Moving from Thinking-in-part to Whole
Never underestimate what a person can do. Never.

Water for Life - A RandomKid Project

What does it take to change the world?

Watch this NBC News story about a water project in South Africa. Take note of where the money came from to pay for the pump.

What does it take to change the world?


Watch this RandomKid YouTube video about the water project.

Get beyond the sweet emotion of what you see here.

Think about what took place.

Kids between the 4th and 8th grades raising enough money to put a well pump in a rural African village.

Think about kids between the ages of 10 and 15 doing this. Picture in your mind kids that you know who are these ages. What do you expect of them? Be quiet; stay in line; clean up your room; don't be silly.

These same late elementary/middle school kids are doing remarkable things because they have the desire to make a difference.  This 10-15 year old age group is the most untapped resource of goodness in all of human history. They are the ones who can change the world because they have not learned that they can't. All they need is the opportunity and the support. This is what RandomKid does.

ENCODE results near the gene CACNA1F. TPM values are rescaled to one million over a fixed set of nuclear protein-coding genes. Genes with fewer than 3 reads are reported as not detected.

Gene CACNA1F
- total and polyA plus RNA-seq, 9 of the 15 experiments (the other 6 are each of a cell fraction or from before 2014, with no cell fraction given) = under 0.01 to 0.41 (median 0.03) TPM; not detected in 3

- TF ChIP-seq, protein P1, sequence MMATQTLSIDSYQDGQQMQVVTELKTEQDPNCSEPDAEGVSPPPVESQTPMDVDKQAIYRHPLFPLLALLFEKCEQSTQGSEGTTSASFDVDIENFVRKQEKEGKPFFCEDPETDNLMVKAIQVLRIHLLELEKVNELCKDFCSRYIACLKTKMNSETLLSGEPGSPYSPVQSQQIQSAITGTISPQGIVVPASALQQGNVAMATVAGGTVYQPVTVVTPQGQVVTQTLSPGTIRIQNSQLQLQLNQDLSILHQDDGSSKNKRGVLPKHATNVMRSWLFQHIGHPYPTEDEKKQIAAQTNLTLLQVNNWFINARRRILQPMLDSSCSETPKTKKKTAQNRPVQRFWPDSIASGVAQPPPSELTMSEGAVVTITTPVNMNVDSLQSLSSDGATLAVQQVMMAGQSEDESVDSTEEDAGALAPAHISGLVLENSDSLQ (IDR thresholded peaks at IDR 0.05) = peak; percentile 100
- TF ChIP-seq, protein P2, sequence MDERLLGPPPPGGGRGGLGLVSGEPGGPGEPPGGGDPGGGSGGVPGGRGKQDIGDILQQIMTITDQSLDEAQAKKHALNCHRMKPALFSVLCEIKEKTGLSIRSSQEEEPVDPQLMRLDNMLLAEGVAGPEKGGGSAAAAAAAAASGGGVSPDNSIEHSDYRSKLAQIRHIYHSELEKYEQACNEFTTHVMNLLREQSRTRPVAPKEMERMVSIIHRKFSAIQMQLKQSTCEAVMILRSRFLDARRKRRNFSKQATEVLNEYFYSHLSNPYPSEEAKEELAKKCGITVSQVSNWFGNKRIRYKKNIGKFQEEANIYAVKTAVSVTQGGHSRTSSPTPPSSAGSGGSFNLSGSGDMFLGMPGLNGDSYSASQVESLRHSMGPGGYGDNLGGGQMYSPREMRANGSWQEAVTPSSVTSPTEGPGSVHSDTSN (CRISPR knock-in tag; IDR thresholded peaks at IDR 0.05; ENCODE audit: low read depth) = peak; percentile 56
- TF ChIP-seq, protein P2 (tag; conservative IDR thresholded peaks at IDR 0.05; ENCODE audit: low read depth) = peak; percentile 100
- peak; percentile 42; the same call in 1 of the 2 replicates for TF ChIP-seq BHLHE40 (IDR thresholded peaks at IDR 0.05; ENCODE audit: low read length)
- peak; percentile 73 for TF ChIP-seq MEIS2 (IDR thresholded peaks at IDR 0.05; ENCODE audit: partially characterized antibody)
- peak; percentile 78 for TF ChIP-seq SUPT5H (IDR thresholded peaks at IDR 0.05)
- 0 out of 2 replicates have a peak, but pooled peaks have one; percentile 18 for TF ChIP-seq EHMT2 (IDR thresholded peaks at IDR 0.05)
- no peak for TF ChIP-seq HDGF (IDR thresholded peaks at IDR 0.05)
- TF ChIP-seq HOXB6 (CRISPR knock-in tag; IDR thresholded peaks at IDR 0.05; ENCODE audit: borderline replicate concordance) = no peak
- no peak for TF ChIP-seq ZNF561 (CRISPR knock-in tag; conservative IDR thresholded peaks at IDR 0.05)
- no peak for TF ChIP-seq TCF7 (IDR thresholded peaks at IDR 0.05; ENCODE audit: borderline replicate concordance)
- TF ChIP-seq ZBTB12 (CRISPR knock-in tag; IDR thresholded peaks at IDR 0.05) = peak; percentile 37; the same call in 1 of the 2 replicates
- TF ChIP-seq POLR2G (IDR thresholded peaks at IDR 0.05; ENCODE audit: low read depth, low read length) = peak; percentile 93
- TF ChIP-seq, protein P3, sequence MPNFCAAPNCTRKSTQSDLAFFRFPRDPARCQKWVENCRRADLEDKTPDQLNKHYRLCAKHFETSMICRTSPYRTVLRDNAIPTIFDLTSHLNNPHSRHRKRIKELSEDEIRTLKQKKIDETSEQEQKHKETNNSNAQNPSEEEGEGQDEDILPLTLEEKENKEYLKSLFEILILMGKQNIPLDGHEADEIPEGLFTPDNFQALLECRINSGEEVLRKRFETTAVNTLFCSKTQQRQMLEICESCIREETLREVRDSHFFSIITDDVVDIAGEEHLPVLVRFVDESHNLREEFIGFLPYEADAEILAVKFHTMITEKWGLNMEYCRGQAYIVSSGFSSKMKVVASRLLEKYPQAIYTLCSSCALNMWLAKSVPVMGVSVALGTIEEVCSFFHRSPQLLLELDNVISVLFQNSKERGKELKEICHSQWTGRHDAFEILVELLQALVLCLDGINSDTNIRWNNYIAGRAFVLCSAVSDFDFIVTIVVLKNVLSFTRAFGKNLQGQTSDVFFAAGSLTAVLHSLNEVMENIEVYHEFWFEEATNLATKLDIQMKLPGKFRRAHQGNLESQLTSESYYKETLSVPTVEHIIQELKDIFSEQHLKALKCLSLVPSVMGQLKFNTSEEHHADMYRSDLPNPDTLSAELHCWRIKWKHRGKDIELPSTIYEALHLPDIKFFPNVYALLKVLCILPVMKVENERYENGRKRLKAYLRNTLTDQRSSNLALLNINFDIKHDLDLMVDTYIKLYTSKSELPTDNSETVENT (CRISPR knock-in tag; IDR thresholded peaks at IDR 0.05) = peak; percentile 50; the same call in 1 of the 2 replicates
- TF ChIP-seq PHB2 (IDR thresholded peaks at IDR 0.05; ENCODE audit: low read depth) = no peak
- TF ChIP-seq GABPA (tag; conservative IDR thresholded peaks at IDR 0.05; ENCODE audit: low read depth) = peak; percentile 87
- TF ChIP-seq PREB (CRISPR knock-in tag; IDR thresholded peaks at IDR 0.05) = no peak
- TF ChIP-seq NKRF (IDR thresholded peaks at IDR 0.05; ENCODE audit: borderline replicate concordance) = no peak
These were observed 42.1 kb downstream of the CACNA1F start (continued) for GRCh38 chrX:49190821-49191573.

The celebration that is featured in this posting of Talia Leman, the CEO of RandomKid is for one of the school classes that did this water project.

What does it take to do a RandomKid project? 

It is really quite simple.

First, you need kids who care and want to make a difference.  It only takes one. It is more fun with more.

Second, you need the partnership of caring adults who can mentor and advise them through the process of doing project.

Third, you need organization. Projects don't run on emotion and good intentions. They require organization. Often this means a school or a business who can help.

This is the story of RandomKid, an organization that helps kids make a difference through their own individual acts.

What does it take to change the world? It just takes The Power of AnyOne.

Want to get involved?:
Please share this posting with kids, parents and teachers who you think would be interested in doing a water project. You can email if you are interested in having your classroom or youth group get started, visit to make a donation, or visit for links to other videos, as well as a "waterblog" with musings from the classrooms participating.

UPDATE: Guy Kawasaki posts a National Geographic video of PlayPumps.

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